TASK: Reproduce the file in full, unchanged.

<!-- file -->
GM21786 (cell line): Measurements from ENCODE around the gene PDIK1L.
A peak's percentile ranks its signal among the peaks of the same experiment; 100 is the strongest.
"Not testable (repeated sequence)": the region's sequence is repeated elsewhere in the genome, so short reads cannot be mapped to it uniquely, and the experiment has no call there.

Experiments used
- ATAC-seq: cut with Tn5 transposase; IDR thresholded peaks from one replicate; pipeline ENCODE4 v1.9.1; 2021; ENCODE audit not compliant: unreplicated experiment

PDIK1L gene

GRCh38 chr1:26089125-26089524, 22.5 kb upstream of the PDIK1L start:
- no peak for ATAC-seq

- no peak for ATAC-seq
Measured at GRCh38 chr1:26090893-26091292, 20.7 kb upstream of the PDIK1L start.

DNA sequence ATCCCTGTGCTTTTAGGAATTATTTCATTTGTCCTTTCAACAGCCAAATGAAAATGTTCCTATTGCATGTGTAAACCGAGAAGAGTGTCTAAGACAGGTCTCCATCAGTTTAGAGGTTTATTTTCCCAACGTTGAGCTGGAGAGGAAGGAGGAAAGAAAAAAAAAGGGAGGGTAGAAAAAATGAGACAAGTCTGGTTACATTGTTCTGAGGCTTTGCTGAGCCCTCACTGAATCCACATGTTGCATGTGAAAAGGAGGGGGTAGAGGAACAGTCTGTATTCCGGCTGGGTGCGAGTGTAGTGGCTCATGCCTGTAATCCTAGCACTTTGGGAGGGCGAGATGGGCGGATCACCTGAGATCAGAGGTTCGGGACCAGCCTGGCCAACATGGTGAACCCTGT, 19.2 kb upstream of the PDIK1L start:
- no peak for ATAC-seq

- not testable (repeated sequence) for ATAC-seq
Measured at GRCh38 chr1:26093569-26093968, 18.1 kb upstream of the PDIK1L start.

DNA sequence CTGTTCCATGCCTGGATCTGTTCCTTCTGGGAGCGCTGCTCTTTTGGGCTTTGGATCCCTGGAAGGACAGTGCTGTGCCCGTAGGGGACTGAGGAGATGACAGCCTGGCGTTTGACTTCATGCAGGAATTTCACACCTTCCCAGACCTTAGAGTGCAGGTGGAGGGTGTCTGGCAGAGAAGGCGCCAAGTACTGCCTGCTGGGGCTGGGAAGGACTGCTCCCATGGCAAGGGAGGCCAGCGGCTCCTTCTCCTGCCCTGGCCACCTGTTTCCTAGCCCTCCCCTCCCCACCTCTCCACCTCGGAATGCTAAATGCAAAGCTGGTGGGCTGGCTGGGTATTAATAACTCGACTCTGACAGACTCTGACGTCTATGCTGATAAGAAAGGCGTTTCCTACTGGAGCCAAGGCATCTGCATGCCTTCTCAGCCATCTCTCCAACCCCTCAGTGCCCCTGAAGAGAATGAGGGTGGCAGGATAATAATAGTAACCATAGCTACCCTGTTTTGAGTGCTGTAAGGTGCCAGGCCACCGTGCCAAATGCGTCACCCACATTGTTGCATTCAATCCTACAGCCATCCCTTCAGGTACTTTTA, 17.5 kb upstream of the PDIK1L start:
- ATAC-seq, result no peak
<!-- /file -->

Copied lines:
GM21786 (cell line): Measurements from ENCODE around the gene PDIK1L.
A peak's percentile ranks its signal among the peaks of the same experiment; 100 is the strongest.
"Not testable (repeated sequence)": the region's sequence is repeated elsewhere in the genome, so short reads cannot be mapped to it uniquely, and the experiment has no call there.

Experiments used
- ATAC-seq: cut with Tn5 transposase; IDR thresholded peaks from one replicate; pipeline ENCODE4 v1.9.1; 2021; ENCODE audit not compliant: unreplicated experiment

PDIK1L gene

GRCh38 chr1:26089125-26089524, 22.5 kb upstream of the PDIK1L start:
- no peak for ATAC-seq

- no peak for ATAC-seq
Measured at GRCh38 chr1:26090893-26091292, 20.7 kb upstream of the PDIK1L start.

DNA sequence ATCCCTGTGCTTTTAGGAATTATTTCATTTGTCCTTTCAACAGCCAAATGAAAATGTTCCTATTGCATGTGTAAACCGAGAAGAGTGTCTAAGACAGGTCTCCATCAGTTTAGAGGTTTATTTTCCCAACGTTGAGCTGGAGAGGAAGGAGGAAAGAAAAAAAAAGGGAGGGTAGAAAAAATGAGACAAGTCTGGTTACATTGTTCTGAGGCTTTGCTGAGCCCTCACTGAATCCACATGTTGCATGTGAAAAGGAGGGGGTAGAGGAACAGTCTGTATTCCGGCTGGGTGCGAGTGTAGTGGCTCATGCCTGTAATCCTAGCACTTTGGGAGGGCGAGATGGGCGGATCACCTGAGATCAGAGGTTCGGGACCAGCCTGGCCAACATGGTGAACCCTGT, 19.2 kb upstream of the PDIK1L start:
- no peak for ATAC-seq

- not testable (repeated sequence) for ATAC-seq
Measured at GRCh38 chr1:26093569-26093968, 18.1 kb upstream of the PDIK1L start.

DNA sequence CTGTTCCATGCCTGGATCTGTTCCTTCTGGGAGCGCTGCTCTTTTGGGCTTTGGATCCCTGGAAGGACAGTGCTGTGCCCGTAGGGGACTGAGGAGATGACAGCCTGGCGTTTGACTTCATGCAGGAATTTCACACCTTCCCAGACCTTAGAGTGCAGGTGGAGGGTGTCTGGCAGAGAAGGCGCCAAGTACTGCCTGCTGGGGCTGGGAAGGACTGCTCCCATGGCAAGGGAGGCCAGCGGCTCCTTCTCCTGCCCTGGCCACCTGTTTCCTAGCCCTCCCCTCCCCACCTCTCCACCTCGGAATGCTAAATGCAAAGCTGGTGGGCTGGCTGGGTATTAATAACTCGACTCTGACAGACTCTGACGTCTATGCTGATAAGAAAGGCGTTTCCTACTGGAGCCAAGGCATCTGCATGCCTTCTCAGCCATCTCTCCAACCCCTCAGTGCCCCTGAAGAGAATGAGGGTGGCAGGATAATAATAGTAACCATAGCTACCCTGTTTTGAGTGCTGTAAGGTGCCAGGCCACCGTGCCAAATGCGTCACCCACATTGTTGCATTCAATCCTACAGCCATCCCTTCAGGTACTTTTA, 17.5 kb upstream of the PDIK1L start:
- ATAC-seq, result no peak